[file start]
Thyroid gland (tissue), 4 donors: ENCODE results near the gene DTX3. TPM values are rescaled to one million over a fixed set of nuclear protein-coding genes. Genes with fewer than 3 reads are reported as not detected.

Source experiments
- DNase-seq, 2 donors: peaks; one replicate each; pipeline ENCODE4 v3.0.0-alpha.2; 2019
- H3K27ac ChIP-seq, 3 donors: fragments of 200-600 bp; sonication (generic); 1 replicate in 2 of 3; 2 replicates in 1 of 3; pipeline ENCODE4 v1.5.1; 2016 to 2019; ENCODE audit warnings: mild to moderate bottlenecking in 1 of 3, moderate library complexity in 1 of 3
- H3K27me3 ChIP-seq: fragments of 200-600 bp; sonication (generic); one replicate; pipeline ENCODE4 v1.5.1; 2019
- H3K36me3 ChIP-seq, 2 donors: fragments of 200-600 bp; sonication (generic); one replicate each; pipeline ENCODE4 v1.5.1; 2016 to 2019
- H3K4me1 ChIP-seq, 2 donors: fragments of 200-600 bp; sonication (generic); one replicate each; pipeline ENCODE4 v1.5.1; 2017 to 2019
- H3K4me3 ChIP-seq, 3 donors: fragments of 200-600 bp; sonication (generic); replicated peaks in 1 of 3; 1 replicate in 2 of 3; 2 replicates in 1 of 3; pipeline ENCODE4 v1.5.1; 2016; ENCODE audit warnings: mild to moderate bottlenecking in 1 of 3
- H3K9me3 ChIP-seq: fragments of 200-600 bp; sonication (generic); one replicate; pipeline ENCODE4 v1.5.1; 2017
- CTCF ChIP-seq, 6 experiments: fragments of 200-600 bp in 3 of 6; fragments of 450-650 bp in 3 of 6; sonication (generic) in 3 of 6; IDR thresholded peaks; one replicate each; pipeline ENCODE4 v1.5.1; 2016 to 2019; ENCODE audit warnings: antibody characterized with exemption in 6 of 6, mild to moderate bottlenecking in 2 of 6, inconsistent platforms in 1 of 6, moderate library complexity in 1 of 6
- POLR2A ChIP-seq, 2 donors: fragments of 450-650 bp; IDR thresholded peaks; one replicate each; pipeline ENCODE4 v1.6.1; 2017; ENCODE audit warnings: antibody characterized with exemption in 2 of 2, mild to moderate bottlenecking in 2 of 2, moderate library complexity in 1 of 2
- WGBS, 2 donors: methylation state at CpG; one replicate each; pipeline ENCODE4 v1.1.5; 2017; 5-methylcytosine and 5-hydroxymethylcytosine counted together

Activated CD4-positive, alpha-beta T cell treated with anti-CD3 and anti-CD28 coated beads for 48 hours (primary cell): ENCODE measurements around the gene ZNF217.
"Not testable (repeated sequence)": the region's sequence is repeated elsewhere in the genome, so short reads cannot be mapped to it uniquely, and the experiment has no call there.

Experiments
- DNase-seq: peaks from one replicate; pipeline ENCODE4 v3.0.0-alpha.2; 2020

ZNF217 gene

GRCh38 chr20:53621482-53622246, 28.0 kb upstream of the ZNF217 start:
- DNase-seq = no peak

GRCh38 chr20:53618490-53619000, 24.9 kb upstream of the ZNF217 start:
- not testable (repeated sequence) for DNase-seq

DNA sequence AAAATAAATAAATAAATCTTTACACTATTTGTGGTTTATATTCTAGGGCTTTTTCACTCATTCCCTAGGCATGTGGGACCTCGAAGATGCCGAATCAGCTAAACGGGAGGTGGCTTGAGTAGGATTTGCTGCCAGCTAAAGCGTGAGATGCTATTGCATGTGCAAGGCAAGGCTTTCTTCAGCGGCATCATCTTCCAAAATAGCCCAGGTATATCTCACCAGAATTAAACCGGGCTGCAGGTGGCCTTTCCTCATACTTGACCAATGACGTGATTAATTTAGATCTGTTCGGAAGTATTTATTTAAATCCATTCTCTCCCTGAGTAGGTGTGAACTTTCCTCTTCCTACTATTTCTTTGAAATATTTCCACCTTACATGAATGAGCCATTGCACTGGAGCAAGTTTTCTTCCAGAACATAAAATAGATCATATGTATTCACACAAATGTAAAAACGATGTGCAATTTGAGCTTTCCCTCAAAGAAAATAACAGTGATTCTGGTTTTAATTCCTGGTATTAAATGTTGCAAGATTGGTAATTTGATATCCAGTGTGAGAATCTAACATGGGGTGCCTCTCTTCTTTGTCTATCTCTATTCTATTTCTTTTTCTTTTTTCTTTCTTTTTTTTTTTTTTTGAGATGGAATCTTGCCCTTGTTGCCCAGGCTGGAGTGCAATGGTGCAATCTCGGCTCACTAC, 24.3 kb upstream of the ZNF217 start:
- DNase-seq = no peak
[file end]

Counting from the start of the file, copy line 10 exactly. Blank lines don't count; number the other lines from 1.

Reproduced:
- CTCF ChIP-seq, 6 experiments: fragments of 200-600 bp in 3 of 6; fragments of 450-650 bp in 3 of 6; sonication (generic) in 3 of 6; IDR thresholded peaks; one replicate each; pipeline ENCODE4 v1.5.1; 2016 to 2019; ENCODE audit warnings: antibody characterized with exemption in 6 of 6, mild to moderate bottlenecking in 2 of 6, inconsistent platforms in 1 of 6, moderate library complexity in 1 of 6